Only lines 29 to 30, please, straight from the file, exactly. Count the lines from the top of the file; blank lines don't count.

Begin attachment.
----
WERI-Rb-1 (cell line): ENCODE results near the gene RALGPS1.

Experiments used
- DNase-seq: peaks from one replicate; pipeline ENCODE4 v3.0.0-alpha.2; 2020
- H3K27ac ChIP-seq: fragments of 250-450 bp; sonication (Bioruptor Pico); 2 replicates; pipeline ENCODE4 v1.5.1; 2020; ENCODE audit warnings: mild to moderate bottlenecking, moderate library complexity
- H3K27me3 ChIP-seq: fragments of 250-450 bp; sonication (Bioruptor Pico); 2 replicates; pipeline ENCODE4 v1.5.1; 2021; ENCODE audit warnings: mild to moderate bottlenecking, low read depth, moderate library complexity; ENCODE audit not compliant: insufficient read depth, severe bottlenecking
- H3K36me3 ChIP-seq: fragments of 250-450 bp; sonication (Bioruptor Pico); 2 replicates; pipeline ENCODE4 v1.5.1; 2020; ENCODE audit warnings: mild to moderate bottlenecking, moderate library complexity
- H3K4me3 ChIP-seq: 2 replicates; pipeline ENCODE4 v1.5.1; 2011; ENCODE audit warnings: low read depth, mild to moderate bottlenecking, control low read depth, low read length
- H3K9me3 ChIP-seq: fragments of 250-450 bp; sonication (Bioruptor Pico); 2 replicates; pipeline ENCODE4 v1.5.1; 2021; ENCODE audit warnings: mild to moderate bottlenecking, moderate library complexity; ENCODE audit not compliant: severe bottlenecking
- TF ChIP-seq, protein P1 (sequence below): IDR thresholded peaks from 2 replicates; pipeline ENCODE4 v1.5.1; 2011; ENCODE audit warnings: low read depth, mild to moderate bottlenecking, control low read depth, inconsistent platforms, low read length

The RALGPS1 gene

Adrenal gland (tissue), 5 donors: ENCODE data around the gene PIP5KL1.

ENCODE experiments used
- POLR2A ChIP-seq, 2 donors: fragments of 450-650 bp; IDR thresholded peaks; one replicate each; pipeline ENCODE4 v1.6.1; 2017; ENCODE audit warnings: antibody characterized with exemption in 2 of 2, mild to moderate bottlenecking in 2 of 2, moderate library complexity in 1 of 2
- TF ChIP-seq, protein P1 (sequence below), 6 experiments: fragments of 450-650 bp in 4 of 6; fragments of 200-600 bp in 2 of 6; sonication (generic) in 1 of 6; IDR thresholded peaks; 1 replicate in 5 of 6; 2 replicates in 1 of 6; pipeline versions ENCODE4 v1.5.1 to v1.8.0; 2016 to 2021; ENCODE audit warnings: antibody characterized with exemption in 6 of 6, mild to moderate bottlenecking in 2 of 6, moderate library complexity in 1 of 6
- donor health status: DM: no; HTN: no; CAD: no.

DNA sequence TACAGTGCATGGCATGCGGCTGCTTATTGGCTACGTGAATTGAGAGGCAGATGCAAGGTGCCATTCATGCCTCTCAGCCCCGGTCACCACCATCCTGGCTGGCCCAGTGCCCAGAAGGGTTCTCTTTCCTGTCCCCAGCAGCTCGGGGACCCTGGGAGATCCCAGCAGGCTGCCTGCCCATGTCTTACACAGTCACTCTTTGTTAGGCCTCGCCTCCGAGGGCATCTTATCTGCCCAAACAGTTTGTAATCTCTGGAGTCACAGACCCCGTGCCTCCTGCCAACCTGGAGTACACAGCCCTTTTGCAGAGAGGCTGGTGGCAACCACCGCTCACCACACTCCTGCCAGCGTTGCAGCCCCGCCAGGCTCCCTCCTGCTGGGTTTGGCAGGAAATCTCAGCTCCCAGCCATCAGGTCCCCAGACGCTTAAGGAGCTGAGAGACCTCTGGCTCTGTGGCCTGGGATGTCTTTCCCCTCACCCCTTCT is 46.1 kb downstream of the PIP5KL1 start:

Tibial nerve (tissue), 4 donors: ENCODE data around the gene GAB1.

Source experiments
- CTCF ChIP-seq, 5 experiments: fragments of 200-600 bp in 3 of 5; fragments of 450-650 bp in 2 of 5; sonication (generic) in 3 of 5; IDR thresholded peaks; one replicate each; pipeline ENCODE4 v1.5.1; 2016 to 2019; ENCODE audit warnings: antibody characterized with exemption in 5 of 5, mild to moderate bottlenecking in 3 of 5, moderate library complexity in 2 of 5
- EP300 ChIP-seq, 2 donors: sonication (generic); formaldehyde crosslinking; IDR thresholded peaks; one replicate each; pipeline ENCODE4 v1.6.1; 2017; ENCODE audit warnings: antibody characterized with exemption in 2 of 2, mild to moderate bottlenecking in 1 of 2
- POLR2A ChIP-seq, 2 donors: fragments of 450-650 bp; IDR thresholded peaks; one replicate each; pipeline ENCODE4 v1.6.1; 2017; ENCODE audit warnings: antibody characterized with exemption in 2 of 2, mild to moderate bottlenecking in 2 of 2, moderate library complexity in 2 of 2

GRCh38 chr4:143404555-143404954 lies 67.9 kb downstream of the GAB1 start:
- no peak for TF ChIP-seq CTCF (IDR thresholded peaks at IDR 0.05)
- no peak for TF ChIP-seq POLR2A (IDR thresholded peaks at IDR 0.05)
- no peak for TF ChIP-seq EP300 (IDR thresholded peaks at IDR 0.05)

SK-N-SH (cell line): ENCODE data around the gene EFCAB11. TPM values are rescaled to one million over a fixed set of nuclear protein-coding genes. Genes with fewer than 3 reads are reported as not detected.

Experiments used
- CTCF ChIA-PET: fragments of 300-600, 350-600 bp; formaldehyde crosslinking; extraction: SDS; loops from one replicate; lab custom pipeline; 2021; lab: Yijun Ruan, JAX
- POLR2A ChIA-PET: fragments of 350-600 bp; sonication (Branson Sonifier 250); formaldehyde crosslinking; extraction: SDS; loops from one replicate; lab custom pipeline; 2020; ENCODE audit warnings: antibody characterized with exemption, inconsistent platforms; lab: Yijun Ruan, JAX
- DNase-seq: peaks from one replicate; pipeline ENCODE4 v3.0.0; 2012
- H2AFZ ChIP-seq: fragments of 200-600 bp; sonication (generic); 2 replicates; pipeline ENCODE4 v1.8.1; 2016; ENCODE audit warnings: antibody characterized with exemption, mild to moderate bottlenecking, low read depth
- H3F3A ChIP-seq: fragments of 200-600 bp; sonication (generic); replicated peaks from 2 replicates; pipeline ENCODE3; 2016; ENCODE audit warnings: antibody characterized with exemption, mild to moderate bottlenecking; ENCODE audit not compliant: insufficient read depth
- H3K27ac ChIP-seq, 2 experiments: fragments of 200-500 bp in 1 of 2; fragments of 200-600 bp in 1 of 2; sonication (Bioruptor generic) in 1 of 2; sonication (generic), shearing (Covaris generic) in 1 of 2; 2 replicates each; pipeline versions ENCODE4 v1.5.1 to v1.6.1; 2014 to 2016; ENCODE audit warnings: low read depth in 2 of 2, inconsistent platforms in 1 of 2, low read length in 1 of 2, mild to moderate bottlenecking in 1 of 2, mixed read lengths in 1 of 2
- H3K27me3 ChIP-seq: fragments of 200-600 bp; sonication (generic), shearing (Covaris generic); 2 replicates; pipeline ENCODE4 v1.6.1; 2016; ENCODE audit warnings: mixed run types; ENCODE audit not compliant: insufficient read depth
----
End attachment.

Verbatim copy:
- POLR2A ChIA-PET: fragments of 350-600 bp; sonication (Branson Sonifier 250); formaldehyde crosslinking; extraction: SDS; loops from one replicate; lab custom pipeline; 2020; ENCODE audit warnings: antibody characterized with exemption, inconsistent platforms; lab: Yijun Ruan, JAX
- DNase-seq: peaks from one replicate; pipeline ENCODE4 v3.0.0; 2012